What is the experience of anesthesia like?
Doctor Answers 5
This is a great question. Everyone has a slightly different experience with anesthesia and can differ based on the time the person spends under anesthesia. Feel free to ask your surgeon more about what to expect during your pre-op appointment as every surgeon and anesthesiologist have a slightly different protocol for patients. Good luck!
Tummy tuck and BBL - getting nervous!
Thank you for asking about your tummy tuck and BBL.
- Anesthesia is like being alseep with no dreaming - it just leaves a 'blank' in the hours of anesthesia.
- Ask your own surgeon about the extent of you pain -
- Exparel injections have proved very useful in reducing then pain of a tummy tuck and I strongly recommend it to all my patients.
Always see a Board Certified Plastic Surgeon. Best wishes - Elizabeth Morgan MD PHD FACS
Good anesthesia makes time go by very fast...
I completely understand your worries about anesthesia, but with a good anesthesia provider I hope you will find it a more "cool" experience rather than a worrisome one. For most patients, the anesthesia experience is one where they are talking away comfortably and then the next minute they are awake in the recovery room in disbelief that everything is already finished. I always talk with my patients as they go under anesthesia before their surgery and encourage them to think about their favorite beach vacation, real or planned. When I talk to them hours later in the recovery room, they will often express their amazement that the surgery is done as it seems they were just talking about Hawaii a moment ago.
Your surgeon and anesthesia provider should take steps to help with minimizing pain after your procedure and while obviously a patient undergoing a TT will experience pain and discomfort during their recovery, it should not be considered unbearable. I find that a tummy tuck is kind of like a hard workout for the patients - on the night of the procedure, they are mostly tired, but then the soreness kicks in the next day. That is why I encourage my patients to use their pain medication on a schedule for the first 48 to 72 hours as this will stay ahead of the soreness as it develops. If it is less than they expected, then they can wean themselves off it.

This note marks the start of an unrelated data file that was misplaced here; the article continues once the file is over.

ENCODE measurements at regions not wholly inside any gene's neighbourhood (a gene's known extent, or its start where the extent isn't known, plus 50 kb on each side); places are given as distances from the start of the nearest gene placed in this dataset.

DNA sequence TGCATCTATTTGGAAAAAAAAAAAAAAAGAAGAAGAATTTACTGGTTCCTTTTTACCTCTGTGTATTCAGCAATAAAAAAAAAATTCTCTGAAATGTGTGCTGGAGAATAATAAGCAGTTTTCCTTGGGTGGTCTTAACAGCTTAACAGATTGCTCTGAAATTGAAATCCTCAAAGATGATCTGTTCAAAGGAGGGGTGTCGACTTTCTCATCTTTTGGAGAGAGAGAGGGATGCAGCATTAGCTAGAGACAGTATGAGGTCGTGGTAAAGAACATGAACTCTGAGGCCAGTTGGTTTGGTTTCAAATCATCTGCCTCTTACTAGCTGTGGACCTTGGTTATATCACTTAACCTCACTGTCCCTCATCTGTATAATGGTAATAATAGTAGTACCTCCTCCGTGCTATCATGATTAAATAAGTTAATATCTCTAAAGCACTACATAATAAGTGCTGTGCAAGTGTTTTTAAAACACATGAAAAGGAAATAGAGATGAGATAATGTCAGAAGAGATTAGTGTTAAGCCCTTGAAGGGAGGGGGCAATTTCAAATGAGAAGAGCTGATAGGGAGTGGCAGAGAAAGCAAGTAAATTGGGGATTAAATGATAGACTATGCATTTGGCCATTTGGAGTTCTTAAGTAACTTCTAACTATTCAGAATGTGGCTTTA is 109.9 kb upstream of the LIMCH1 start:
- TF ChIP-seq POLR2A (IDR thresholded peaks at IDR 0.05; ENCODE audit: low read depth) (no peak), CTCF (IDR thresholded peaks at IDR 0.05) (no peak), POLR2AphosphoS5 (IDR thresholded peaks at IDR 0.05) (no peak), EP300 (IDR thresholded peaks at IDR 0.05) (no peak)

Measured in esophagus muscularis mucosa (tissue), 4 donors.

I would encourage you to share your concerns with your surgeon and anesthesia provider, so that you feel better in your own mind and so that everything is coordinated well to give you the best experience.
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What is anesthesia like?
Every person reacts differently to anesthesia. Although anxiety is normal for a lot of people, most will post operatively describe it as a pleasant experience. Don't be afraid to talk to your doctor about your concern. You can ask to speak with an anesthesiologist prior to surgery as well. One key point- make sure your doctors are board certified.
What is the experience of anesthesia like?
Most patients describe the experience of anesthesia as a "pleasant nap"; assuming you are working with a well experienced plastic surgeon and anesthesiologist, your "wake up" should be smooth, as well as pain and anxiety free. There are a variety of methods available to help with pain control.
Generally speaking, anxiety prior to surgery is very normal; its complete elimination is usually not possible. Assuming you have chosen your plastic surgeon carefully, other important "variables" such as anesthesia provider and surgery facility will be selected based on everyone's first priority: safety. This careful selection should give you some peace of mind that you will be safe around the time of surgery.
Discuss your specific areas of concerns with your plastic surgeon who will be in the best position to help you calm your nerves. I ask my patients to try to be as calm as possible prior to surgery; this “calmness" tends to translate to a smoother postoperative course. You may be able to alleviate some pre operative anxiety with music, exercise, meditation, a glass of wine (if ok with your surgeon), and positive/objective focus on the long term outcome/benefits etc. prior to your procedure.
Generally, patients find that they did “get worked up for nothing” after their recovery is completed.
I hope this helps.